Thrombocytopenia is a condition that can be managed in children as long as they are well taken care of and the environment they reside in must be matched to their requirements. For more details on low platelet count in children.
Thrombocytopenia is the term utilized to explain a low platelet count. Platelets are blood cells accountable for clotting blood and avoiding excessive bleeding. There are numerous factors for a decreased platelet count in children, but in basic, thrombocytopenia results from reduced platelet production, increased destruction of platelets or enhanced sequestration, occurring when the spleen records an extreme number of platelets. See your pediatrician if your child has symptoms of this condition.
Symptoms of Low Platelet Count in Children
The normal count of platelets in a child is around 160 to 500 x 109/L. The thrombocytopenia condition emerges when the platelet count is below 100 x 109/L. The lower the platelet numbers, the greater the risk of hemorrhage and bleeding.
A child with thrombocytopenia will reveal the following symptoms:
- Bleeding from the gums
- Consistent nose bleeding
- Bruising that is unexpected
- Petechiae or small red spots which are under the skin
- Urine that is brown, red or pink in color
- The bowel movements that are black or bloody
- The child will vomit a substance that looks like ground coffee or is bloody
- The vision will alter or the child will experience headaches
- After a scrape or cut he/she will pity too long
Causes of Low Platelet Count in Children
Platelets are formed in the bone marrow with other blood cells, and any process that impacts the bone marrow can reduce the production of platelets. For example, clear cancers such as leukemia can shut down the bone marrow, decreasing not just the variety of platelets but the number of the other blood cells also. Bacterias such as mumps, Epstein-Barr– which causes contagious mononucleosis, and parvovirus can also decrease the production of platelets, generally by reproducing within the cellular precursor of platelets. Chemotherapy drugs, which reduce the bone marrow, likewise cause reduced platelet levels in children.
The most typical reason for enhanced destruction of platelets in children is a condition called idiopathic thrombocytopenic purpura, or ITP. This condition takes place when the body wrongly targets platelets as foreign or getting into cells. The body produces antibodies against platelets. These antibodies then signify the body’s body immune system to ruin the platelets. This causes an unexpected decrease in the platelet count. The majority of them children with ITP have a precedent viral disease that sets off the abnormal immune response. Children with ITP frequently present with nosebleeds, simple bruising, and bleeding from the gums and other surface areas.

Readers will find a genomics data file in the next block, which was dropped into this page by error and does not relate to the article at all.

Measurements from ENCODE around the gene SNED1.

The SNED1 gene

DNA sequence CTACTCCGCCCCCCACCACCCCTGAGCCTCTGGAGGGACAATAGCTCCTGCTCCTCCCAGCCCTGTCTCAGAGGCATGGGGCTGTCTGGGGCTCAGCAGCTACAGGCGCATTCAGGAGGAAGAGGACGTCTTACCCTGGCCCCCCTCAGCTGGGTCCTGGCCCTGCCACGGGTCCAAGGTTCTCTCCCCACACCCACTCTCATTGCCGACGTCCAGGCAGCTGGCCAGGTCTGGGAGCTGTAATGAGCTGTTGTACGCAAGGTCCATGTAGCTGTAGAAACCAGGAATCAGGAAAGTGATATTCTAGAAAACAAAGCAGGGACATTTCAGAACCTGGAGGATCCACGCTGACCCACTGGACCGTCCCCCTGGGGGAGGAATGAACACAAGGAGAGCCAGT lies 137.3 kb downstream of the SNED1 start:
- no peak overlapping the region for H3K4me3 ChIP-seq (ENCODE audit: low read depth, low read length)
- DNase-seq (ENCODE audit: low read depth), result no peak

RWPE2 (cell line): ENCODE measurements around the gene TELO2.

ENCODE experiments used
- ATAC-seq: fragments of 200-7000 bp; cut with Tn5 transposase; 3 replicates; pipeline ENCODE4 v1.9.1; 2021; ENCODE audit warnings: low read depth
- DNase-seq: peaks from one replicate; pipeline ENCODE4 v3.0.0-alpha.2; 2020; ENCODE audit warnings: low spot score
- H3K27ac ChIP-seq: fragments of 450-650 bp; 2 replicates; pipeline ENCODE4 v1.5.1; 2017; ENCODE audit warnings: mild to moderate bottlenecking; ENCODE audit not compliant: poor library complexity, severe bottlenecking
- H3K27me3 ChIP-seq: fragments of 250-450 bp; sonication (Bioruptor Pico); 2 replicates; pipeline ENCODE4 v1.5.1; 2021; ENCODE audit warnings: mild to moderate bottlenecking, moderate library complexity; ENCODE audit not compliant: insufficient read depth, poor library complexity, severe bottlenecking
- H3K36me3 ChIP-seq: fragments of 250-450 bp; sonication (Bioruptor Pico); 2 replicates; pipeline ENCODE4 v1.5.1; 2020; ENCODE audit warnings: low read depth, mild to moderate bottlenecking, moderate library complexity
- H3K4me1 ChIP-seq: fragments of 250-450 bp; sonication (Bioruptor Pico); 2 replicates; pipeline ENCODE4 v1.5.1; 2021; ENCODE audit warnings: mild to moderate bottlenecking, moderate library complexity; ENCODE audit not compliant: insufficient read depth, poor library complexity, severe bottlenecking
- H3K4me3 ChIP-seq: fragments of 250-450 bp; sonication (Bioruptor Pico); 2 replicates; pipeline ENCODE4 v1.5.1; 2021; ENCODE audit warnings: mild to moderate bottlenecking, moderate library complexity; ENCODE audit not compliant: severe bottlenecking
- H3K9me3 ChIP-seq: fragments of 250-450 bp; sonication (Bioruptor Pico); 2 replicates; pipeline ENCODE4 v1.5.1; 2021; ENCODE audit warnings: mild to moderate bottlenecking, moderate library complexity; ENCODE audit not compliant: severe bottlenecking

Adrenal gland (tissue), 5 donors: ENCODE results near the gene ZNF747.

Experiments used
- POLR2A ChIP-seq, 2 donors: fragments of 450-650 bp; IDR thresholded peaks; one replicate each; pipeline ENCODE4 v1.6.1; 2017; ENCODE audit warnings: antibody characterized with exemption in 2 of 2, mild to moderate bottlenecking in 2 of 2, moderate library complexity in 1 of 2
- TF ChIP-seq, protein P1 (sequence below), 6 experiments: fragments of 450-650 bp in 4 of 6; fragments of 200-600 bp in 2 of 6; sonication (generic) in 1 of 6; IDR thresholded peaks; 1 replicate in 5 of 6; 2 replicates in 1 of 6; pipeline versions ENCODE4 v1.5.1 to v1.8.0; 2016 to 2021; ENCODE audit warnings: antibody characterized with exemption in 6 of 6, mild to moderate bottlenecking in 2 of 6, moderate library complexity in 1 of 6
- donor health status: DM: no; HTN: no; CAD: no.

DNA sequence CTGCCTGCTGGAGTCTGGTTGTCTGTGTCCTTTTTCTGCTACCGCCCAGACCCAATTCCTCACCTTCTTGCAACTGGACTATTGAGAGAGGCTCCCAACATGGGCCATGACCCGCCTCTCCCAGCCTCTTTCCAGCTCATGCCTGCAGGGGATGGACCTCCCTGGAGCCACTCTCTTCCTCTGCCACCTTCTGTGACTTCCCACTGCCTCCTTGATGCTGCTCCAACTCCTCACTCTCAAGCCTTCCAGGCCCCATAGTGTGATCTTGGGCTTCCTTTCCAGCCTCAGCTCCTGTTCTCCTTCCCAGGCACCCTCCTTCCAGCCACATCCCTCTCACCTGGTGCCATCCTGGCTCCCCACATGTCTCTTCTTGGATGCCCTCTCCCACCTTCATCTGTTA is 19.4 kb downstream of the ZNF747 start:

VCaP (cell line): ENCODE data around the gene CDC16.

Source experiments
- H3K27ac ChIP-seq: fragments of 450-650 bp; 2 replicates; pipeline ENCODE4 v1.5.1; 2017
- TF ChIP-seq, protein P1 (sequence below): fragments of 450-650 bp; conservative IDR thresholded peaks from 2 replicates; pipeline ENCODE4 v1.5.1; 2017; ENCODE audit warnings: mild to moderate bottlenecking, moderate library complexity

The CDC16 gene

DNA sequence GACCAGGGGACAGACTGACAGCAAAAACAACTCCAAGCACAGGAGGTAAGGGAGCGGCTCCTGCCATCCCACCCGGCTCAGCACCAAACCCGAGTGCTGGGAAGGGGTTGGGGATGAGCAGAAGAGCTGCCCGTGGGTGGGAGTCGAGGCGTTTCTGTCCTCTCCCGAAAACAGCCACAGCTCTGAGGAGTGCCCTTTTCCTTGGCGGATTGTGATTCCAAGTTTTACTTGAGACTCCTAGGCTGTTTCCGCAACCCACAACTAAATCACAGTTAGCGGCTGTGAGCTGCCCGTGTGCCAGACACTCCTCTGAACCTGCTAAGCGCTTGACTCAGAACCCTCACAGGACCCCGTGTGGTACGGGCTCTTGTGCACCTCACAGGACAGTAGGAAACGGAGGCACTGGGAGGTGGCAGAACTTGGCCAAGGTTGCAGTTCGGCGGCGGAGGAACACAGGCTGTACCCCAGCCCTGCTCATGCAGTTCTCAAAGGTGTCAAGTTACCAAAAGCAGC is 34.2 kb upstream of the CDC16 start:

Another common disease that causes thrombocytopenia in children is hemolytic-uremic syndrome, or HUS. This condition occurs after infection from a certain strain of E.coli, a common cause of diarrhea and gastrointestinal disorder. Children with HUS experience thrombocytopenia and kidney failure.
The spleen is part of the body’s immune system, and in specific conditions it can record an excessive number of platelets, decreasing their numbers in flow. This can occur if the spleen ends up being bigger by any number of conditions, including cirrhosis of the liver as a result of hepatitis infection.
Treatments of Low Platelet Count in Children
The treatment of low blood platelets in children depends on what has caused it, total health, the child’s age (gestational) and the level of the case history of the disease. The child’s tolerance for particular procedures, treatments or medication is also put into account.
When it concerns chemotherapy, children with thrombocytopenia either get a smaller dosage or await long between the cycles in chemotherapy. If the platelet count is listed below 20 and the child experience bruising a lot or bleeding, then they may need a platelet transfusion.
Keep in mind: the child should not be provided any medication without speaking with the doctor.